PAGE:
The longstanding legal war between Apple and Samsung has two main points of interest right now, but there are a number of small battles going on besides the big ones that we should keep a close eye on too.
The big fights involve of course the verdict in the California trial that found Samsung guilty of infringing on a number of Apple patents and that could or could not stand after appeals, but also the Sammy counter-attack against the iPhone 5.
As for the smaller battles, one of the most interesting ones has the Samsung Galaxy Tab 10.1 in the center of attention. The 10-inch tab was banned from sellin in the U.S. way back in June after Judge Lucy Koh granted Apple’s filing for a preliminary injunction against the gadget accused of “slavishly copying” iPad designs.
Sammy filed a number of appeals asking for the injunction to be lifted, but every one of them was denied by Judge Koh, who found it likely that a jury will agree with Apple’s claims. However, that didn’t happen, and the U.S. Circuit Court of Appeals in Washington ruled a few days ago that Judge Koh can reconsider the injunction.
That didn’t necessarily mean that the sales ban was to be lifted, but fortunately for Samsung Judge Koh did as she was advised and allowed the Galaxy Tab 10.1 to again become legal. “We are pleased with the court’s action today, which vindicates our position that there was no infringement of Apple’s design patent and that an injunction was not called for.” said Samsung immediately after the ruling, adding that “We will continue to take all appropriate measures to ensure the availability of our innovative products.”
While Apple is yet to comment on the subject of the sales ban being lifted (go figure), it seems that Samsung can’t even celebrate this small victory just yet. That is because, as Florian Mueller from FOSS Patents notes, Apple can still win a permanent injunction over the D’889 tablet design patent if “it prevails on the related part of its Rule 50 (“overrule-the-jury”) motion”. Confused much? We know we are, but if you take the time to read Mueller’s full post, you should get a better idea of everything that is going down regarding the Galaxy Tab 10.1.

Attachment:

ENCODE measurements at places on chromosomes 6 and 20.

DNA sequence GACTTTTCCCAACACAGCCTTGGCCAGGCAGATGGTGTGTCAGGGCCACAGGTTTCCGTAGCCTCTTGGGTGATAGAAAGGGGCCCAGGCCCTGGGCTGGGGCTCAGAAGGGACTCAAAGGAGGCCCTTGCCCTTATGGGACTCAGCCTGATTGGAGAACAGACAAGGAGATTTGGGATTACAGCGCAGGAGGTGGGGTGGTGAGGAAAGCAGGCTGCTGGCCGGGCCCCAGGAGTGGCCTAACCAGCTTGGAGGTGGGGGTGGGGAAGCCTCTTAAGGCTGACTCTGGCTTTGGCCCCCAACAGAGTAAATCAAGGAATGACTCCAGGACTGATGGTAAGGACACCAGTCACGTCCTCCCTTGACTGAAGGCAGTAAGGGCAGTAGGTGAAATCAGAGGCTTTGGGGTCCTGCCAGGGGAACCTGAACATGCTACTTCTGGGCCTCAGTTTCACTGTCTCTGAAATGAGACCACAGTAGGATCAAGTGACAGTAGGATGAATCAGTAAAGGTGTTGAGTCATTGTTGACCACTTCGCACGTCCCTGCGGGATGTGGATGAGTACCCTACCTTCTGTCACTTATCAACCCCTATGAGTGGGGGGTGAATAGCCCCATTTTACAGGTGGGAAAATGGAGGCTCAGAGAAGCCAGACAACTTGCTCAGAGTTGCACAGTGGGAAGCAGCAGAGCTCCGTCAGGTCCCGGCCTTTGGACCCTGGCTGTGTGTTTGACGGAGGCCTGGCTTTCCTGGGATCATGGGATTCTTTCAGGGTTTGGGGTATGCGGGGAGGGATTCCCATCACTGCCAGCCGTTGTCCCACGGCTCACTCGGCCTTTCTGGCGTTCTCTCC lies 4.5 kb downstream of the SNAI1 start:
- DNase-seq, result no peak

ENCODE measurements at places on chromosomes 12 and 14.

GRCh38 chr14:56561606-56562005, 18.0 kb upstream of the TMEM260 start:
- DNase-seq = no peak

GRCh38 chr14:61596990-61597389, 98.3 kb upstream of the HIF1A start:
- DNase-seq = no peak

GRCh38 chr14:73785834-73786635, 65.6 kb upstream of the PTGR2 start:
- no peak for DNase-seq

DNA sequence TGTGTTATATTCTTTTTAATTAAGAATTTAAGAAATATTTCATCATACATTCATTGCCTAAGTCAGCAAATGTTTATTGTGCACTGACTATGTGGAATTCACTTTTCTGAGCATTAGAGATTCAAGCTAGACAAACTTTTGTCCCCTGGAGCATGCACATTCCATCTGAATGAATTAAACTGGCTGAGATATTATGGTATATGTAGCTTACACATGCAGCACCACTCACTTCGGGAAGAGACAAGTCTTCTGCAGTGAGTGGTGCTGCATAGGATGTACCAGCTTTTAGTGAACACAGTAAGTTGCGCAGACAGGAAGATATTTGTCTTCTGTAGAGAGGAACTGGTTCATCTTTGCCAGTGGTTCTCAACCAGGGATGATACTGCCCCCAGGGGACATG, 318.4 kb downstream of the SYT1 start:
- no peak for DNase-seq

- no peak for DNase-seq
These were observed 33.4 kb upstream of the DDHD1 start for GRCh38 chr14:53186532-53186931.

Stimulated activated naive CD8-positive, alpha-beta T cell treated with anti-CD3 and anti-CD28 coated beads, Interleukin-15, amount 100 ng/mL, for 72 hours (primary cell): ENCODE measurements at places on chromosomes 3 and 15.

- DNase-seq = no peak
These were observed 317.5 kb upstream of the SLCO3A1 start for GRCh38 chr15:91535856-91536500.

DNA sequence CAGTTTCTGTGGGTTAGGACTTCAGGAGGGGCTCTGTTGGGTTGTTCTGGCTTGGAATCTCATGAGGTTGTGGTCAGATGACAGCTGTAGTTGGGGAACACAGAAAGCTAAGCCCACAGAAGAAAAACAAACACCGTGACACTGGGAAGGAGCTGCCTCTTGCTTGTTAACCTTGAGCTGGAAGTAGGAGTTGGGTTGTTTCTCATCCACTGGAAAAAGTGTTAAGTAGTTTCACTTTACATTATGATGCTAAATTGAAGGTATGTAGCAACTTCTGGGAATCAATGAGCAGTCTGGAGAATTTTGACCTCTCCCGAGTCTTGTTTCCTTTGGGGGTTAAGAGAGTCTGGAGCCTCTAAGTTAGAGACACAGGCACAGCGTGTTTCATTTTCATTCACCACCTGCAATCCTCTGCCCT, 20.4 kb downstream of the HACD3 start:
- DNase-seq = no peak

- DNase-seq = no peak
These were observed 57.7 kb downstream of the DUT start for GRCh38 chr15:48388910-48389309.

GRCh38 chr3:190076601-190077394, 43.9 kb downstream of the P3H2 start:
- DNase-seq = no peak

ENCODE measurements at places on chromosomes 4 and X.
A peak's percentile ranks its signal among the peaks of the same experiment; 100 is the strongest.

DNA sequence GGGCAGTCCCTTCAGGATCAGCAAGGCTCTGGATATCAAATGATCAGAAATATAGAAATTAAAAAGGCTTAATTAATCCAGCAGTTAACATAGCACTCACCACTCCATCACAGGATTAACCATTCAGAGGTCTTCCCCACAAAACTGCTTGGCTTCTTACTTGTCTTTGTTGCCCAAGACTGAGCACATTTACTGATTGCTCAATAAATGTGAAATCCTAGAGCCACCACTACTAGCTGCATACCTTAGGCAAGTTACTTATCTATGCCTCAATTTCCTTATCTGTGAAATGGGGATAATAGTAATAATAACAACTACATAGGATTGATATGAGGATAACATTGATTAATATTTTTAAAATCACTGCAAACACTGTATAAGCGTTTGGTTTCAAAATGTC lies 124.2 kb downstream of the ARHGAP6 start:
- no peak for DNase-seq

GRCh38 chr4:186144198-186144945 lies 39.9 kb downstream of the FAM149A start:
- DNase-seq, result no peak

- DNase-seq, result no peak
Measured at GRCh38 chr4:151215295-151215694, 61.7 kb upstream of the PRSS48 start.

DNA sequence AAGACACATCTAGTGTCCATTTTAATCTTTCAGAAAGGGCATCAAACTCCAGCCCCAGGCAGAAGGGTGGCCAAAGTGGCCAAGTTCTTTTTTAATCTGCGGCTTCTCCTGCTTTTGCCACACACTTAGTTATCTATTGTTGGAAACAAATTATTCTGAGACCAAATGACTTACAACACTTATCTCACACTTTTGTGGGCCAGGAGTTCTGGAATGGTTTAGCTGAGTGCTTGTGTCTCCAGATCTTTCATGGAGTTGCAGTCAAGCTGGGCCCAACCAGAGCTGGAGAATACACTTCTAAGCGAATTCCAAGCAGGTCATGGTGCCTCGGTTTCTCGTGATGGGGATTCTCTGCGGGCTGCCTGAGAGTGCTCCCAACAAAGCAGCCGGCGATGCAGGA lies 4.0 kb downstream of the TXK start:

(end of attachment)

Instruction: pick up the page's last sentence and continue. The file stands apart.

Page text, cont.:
Nevertheless, what’s pretty clear and certain is that Samsung can now start to sell the Galaxy Tab 10.1 again in the States (if anyone’s still interested), and that the South Koreans should think of a financial compensation from Apple, too.
That’ll most likely be of around $2.6 million, a sum that the Cupertino-based tech giant was asked to put up as bond once the court ruled in favor of the preliminary injunction. The $2.6 million was supposed to represent the eventual sales lost by Samsung due to the tab’s ban, but there is no guarantee that Sammy will be awarded all or part of this money. It could even get more, although, compared with the $1.05 billion owed to Apple, it’ll probably still sound like peanuts.
Like it or not, the war continues and there’s no truce on the horizon. For now, Apple still seems to lead, but Samsung might capitalize on these small wins. What do you think?
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